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1. Explain how liquidity risk can lead to a banks failure.
Solution: If a bank has insufficient funds to meet its depositors withdrawals, it must close
its doors. Banks fail, therefore, because they are unable to meet their legal obligations to
depositors and other creditors.
2. What defines a banks insolvency? What characteristic of a banks balance sheet makes it
vulnerable to insolvency?
Solution: Banks are thinly capitalized. Therefore, a slight depreciation in the value of the
banks assets could cause the value of liabilities to exceed the value of its assets, the
condition that defines insolvency. Given commercial banks extremely low capital position,
they are vulnerable to failure if they accept excessive credit risk or interest rate risk.
3. Explain some simple strategies banks can follow to avoid insolvency or illiquidity. Why
dont more banks adopt these strategies?
Solution: To avoid insolvency, banks could invest only in short-term, risk-free instruments,
such as Treasury bills. To avoid illiquidity, banks could invest only in the most liquid
securities or hold more cash. None of these strategies are particularly profitable because
they are risk-free. In order to earn higher returns, banks must take on more credit risk or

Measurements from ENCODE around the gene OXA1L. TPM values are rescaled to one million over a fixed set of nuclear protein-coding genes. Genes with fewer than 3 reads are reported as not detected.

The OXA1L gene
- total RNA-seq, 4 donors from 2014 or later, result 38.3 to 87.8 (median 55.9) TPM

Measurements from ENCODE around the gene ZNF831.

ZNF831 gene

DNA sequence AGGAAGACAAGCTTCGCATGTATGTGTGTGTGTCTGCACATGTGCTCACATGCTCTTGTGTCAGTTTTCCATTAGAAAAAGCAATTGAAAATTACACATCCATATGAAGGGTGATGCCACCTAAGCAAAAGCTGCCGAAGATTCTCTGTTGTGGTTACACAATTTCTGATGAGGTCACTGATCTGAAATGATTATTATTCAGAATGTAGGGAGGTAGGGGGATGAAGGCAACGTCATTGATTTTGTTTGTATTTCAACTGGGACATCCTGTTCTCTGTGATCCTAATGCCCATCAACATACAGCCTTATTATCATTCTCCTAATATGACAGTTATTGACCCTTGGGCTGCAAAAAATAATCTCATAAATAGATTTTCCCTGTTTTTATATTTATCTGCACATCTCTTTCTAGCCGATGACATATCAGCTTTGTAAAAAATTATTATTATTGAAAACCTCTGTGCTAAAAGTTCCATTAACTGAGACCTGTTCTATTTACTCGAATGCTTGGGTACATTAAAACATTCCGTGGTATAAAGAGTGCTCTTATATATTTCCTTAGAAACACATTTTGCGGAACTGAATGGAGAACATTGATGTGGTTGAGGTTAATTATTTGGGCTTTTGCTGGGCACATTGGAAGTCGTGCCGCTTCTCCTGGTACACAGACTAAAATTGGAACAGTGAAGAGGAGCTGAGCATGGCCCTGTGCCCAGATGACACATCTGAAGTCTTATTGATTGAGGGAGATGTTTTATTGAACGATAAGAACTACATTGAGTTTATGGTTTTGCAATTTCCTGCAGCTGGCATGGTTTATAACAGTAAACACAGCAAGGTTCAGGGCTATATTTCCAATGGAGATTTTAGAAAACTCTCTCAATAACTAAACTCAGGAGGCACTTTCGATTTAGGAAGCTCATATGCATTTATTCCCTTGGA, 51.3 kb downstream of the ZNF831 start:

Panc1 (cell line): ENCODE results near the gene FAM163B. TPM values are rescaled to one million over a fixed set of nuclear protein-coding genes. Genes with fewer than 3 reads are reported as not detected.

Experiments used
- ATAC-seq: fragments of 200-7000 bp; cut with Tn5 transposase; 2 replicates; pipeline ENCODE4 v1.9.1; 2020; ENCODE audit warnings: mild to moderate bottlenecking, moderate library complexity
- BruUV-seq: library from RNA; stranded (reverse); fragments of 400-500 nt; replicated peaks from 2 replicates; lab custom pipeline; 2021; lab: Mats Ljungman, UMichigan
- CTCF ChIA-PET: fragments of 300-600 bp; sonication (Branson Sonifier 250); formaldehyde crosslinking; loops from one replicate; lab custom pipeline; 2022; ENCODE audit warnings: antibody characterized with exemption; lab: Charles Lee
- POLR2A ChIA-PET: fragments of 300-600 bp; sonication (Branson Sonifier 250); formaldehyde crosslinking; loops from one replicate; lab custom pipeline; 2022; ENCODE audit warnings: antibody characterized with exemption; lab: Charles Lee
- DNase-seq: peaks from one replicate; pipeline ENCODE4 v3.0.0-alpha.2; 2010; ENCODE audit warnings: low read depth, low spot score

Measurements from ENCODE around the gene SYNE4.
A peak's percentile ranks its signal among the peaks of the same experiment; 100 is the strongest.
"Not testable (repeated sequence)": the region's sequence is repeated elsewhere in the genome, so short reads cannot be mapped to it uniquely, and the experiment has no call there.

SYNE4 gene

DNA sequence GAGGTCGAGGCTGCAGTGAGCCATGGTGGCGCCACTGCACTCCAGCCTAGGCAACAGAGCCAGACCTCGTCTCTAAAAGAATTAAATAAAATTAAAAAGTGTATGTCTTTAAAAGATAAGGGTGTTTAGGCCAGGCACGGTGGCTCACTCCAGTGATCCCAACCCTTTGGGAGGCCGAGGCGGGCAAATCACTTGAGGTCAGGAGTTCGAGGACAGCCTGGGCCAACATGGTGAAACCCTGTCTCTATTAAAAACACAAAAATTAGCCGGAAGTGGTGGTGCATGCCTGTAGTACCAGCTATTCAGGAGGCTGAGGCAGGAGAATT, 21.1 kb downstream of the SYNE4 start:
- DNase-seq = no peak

interest rate risk.
4. Why do banks try to minimize their holdings of primary reserves in the practice of asset
Solution: Primary reserves consist of the cash assets on a banks balance sheet: vault cash,
deposits at correspondent banks, and deposits at Federal Reserve Banks. None of these
assets earn interest. Banks, therefore, prefer to minimize their holdings of cash assets to the
level required to meet immediate liquidity needs.
5. What asset accounts comprise secondary reserves? What role do these accounts serve in
an asset management strategy?
Solution: Secondary reserves consist of Treasury bills, Fed Funds sold, and short-term
agency securities. These securities are very marketable and therefore provide a good
secondary source of liquidity.
1. Explain how bank capital protects a bank from failure.
Solution: Capital provides a cushion against losses in the securities and loan portfolios. If
these losses erode the banks capital below levels required by regulation, bank regulators
will close the bank.
2. Why was bank capital increased in recent years.
Solution: Bank capital has increased in recent years for two reasons. First, banks enjoyed
very good performance for the most of the 1990s. Second, the growth in off-balance-sheet
banking has allowed banks to grow their earnings faster than they grow their assets.

3. Why do you think bankers prefer to use higher leverage than regulators would like them
Solution: Bank managers believe that long-term profit maximization can best be achieved if
their banks are highly leveraged. On the other hand, bank regulators are more interested in
the risk of bank failures in general than in the profits of an individual bank. Their overriding
concern is prevention of chains of bank failures and their disastrous effects on the economy.
4. Explain why the credit risk associated with a loan portfolio is less than the sum of the